Types of Care

Five Types of Senior Care Communities

If you have been concerned about your elderly parent or loved one living on their own, your family may be considering senior living options for their care and safety. Researching this type of care is often a new concept for many families. When we are talking about senior care, typically, we are referring to five distinct types of care that may be suitable for your loved one. You may be wondering what each option entails and how they are different. Understanding these senior living options will help you determine what your parent may currently need and what to consider as their needs may change over time. Multiple moves can be stressful on an elderly loved one, so ensuring they live somewhere that can accommodate their needs is essential.

1. Independent Living

An independent community, often referred to as a retirement community, usually appeals most to an older crowd. Independent communities offer social opportunities, easy-to-manage accommodations, senior-friendly surroundings, transportation options, and living in a community with peers, typically 55 and older. Care services and personal assistance are usually not offered. The focus of this option is on the amenities that might attract retirees like a golf course, tennis courts, clubhouse, beauty salon, barbershop, fitness center, or restaurants. This option is best suited for fit and active seniors, who may be looking to downsize after retirement or snowbirds who want to travel frequently.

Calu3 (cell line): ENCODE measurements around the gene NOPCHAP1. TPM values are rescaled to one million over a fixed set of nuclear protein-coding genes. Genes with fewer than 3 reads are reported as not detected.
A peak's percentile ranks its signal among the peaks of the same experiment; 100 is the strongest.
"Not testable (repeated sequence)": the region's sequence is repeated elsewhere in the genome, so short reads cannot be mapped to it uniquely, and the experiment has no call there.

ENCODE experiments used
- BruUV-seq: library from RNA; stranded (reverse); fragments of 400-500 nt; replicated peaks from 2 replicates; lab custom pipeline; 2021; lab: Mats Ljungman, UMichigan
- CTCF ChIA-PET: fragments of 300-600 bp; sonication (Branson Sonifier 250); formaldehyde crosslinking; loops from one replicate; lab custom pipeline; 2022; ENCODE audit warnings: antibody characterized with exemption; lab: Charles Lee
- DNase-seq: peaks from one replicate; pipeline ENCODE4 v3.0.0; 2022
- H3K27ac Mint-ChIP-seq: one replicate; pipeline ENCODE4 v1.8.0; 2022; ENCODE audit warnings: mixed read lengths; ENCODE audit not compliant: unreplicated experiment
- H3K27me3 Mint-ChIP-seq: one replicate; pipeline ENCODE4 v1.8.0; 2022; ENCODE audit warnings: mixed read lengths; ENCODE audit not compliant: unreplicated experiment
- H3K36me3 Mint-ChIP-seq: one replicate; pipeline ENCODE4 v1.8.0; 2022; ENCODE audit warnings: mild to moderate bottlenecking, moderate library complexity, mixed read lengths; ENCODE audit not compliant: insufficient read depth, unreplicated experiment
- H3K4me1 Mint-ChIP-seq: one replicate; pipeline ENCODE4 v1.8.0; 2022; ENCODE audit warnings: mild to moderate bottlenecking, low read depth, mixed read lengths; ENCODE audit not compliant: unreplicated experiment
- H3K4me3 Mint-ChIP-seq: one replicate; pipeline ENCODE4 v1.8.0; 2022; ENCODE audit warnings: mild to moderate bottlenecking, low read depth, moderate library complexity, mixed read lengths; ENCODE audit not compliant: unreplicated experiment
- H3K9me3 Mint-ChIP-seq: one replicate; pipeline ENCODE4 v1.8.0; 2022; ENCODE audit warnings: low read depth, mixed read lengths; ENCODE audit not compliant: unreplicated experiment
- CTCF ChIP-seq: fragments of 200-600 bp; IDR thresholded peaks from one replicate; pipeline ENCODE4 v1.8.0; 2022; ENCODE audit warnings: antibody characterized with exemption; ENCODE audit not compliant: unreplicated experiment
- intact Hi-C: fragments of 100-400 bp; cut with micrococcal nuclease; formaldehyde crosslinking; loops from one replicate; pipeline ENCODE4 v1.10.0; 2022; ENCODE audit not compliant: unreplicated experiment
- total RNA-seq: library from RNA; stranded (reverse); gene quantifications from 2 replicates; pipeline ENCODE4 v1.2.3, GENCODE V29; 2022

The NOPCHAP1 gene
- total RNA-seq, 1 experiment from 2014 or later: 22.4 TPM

2. Assisted Living

If your parent or loved one is no longer safe or healthy living on their own, an assisted living community is a long-term care solution. An assisted living community offers around-the-clock care services by trained care managers in a home-like environment. The care staff can assist a resident with the activities of daily living (ADLs) like dressing, toileting, personal hygiene, grooming, bathing, eating, and transferring. Most assisted living communities employ an on-staff nurse to oversee the medical care of each resident and address any changes in their care. Also, an assisted living community handles the everyday chores for the residents like cooking three meals per day, providing snacks and beverages, housekeeping, laundry services, and transportation to appointments.